• Some words that end in an "f" have that "f" mutated to a "v" during pluralization (calf → calves, shelf → shelves, leaf → leaves) due in part to the evolution of old/middle English to standard English.
  • Some words with double "o"s replace those "o"s with "e"s (goose → geese, foot → feet).
  • Many words are both singular and plural (buffalo, money, sheep, series, fish, coffee) and are therefore uncountable.
  • Some words can even be pluralized multiple ways depending on context (indices/indexes, staffs/staves)! That’s a case that the Rails Inflector can never hope to get right.
  • And, of course, some words are just plain irregular (child → children, man → men, mouse → mice, datum → data, etc.).

How can Rails hope to consider all of these exceptions when English is such an irregular and fluid language? How should Rails handle the edge cases and irregularities? The answer is simple: it shouldn’t.

The inflector should be based on rules, not exceptions

The current inflections that Rails defines are riddled with both rules and exceptions. The file has become such a mess, and so many people were submitting pull requests (#7086 #345 #3930 #3910 #6820 #2457 and the list goes on and on and on...) to either fix inflections or add new ones, that inflections in Rails are now frozen. From the documentation for ActiveSupport::Inflector:

The Rails core team has stated patches for the inflections library will not be accepted in order to avoid breaking legacy applications which may be relying on errant inflections. If you discover an incorrect inflection and require it for your application, you’ll need to correct it yourself.

This makes sense, but I feel that this situation is unfortunate, and it seem like the Rails core team agrees. Don’t get me wrong, many of these pull requests should be closed. A common response to these patches is "Rails cannot possibly include all inflections by default," and I completely agree. Rails has already found itself in a situation where it has defined way too many inflections that are exceptions or irregularities, such as ox → oxen, crisis → crises, and the aforementioned case of index → indices (even though this pluralization is purely contextual). Many of the "rules" defined in Rails’ inflections are really exceptions. Some of these exceptions are narrow and affect only one or two words. Some of the exceptions admittedly make sense, but should instead be defined as irregularities rather than singular/plural inflections. I’ll gloss over why some of the current inflections don’t make sense:

  • axis → axes, testis → testes: these are special rules that should be defined as irregularities.
  • octopus → octopi, virus → viri: these special rules are actually disputed, as octopuses and viruses are more used and accepted.
  • octopi → octopi, viri → viri, oxen → oxen: these words are not singular, so pluralization should not even be attempted.
  • buffalo → buffaloes, tomato → tomatoes, hive → hives, alias → aliases, status → statuses: these all follow regular pluralization rules and shouldn’t have needed to be defined as special cases.
  • matrix → matrices, vertex → vertices, index → indices: indices and indexes are both accepted depending on the context, and it’s likely that neither matrices nor vertices are used enough in Rails applications to warrant a special rule.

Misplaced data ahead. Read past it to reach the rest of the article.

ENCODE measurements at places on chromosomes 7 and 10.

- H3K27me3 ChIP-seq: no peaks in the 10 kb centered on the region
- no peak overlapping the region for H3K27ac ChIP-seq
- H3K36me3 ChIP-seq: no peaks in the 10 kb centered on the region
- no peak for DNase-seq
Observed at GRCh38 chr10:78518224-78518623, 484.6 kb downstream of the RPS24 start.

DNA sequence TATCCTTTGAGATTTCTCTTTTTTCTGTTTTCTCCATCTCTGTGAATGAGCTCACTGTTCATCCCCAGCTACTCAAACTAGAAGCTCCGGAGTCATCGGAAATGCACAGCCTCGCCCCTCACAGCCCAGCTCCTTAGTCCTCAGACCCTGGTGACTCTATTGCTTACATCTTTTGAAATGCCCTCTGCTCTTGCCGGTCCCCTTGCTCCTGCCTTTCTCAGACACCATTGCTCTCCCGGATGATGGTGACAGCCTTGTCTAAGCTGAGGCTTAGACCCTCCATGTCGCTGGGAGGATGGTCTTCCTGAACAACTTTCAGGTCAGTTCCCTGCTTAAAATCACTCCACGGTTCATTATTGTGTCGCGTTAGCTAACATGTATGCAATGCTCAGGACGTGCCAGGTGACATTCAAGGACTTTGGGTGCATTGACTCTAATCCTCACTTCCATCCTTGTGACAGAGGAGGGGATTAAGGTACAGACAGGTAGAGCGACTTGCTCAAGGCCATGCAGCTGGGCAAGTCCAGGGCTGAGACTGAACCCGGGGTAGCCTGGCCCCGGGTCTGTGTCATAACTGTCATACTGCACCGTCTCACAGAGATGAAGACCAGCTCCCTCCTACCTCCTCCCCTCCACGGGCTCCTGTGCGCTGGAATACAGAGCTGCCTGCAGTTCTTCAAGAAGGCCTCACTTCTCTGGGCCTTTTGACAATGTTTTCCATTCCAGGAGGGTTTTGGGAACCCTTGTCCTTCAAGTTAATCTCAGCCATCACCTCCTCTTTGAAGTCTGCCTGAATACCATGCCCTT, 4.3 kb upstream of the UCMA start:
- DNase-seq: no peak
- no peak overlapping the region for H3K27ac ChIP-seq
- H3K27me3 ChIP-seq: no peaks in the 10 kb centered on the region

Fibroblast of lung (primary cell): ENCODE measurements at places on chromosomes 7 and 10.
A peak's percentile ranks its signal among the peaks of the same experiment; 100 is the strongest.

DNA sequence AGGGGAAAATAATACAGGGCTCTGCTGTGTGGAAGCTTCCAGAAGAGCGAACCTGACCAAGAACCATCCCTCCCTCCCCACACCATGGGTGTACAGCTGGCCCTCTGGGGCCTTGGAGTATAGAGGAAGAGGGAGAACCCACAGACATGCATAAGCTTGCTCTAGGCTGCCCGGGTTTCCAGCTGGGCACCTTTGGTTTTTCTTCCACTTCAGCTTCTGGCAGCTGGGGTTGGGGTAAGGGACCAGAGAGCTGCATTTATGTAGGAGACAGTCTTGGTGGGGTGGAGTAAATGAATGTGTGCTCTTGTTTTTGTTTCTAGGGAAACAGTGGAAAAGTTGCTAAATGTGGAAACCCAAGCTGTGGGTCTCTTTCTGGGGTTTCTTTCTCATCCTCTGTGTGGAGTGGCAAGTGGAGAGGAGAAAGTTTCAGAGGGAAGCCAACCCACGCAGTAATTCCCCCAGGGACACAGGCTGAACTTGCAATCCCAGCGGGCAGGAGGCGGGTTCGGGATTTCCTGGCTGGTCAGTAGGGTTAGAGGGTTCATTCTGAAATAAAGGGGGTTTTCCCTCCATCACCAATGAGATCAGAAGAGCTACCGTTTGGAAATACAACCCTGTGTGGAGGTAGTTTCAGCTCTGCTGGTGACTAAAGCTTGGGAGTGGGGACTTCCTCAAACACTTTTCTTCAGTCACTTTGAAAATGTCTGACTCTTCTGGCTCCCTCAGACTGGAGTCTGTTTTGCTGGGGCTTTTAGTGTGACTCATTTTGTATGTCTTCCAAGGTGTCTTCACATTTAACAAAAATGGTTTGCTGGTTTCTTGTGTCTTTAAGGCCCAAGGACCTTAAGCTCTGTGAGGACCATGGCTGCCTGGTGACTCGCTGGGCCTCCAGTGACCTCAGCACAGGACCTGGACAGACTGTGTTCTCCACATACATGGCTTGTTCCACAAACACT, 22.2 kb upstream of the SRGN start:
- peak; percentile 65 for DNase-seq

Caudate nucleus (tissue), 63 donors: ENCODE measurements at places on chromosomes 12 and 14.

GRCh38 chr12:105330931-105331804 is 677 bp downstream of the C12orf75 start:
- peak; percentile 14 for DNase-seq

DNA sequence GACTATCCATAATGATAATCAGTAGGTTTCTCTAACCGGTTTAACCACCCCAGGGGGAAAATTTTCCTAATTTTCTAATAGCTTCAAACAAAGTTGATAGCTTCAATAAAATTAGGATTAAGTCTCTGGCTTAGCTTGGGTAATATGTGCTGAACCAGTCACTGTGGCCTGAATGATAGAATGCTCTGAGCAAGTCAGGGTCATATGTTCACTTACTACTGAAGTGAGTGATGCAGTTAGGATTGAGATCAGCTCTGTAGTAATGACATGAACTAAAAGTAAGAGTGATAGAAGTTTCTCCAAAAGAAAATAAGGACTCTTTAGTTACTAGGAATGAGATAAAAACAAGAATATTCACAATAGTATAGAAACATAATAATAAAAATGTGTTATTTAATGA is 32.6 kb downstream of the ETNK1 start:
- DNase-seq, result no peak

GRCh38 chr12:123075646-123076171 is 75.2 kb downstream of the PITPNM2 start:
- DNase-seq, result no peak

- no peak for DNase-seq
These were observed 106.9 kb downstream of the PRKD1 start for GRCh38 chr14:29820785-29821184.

• quiz → quizzes: similar to the above; this is an irregularity.
  • mouse → mice, louse → lice: exceptional words that are unlikely see the light of day in most Rails applications.
  • news ⇄ news: this could have just been defined as an uncountable rather than a pluralization rule.
  • ox → oxen: A special rule that should be an irregularity, but is also unlikely to be used in most Rails applications

As you can see, we have numerous inflections defined as special cases even though they follow a regular pluralization rule. Many shouldn’t be defined in the first place, even as irregularities instead of singularization/pluralization rules. Many involve words that most Rails applications will never need to use. The "Zombie" rule, for example, was only added because a website devoted to Rails tutorials, Rails for Zombies, noticed that generators were singularizing "zombies" as "zomby" due to "zombies" being irregular. Perhaps a better idea would have been to take that as an opportunity to provide a quick lesson on inflections to new Rails users. Oh, and don’t even get me started on the ridiculously added, archaic plural form of "cow": inflect.irregular('cow', 'kine')

Of course, there are some exceptions and irregularities that make sense to define. To name a few, "child" is a frequently-used term in programming and computer science, "person" is a somewhat frequently-used model name in Rails applications, and "half" or "life" are also used frequently in programming depending on the area. I won’t argue that they should be defined within the framework as irregularities.

Why not .unfreeze, or at least fix, the default inflections?

When I originally wrote this post, Rails 4.0 was on its way, which I thought would be a great opportunity to clean up the default inflections. Isn’t a major release the perfect time to eschew the worry of breaking existing applications for the betterment of the framework? Rails is a huge piece of software; any upgrades should be done with caution. In fact, most major (or even minor) version bumps of Rails now involve detailed instructions and tools to help users upgrade their applications. Do inflections really need to be backwards compatible as long as the CHANGELOG, documentation, and upgrade guides/tools make these changes clear? Upgrading Rails versions has required extreme caution for many years now.

Until then, a better set of defaults:

Until Rails core decides its time to clean up inflections, I’ve provided a more sane set of singularization and pluralization rules in the form of a gem:

davidcelis/inflections

Here’s the difference:

  • 4 pluralization rules (down from 21)
  • 5 singularization rules (down from 27)
  • 3 irregularities (down from 7)
  • 1 uncountable (down from 10)

Ahhh... Much better.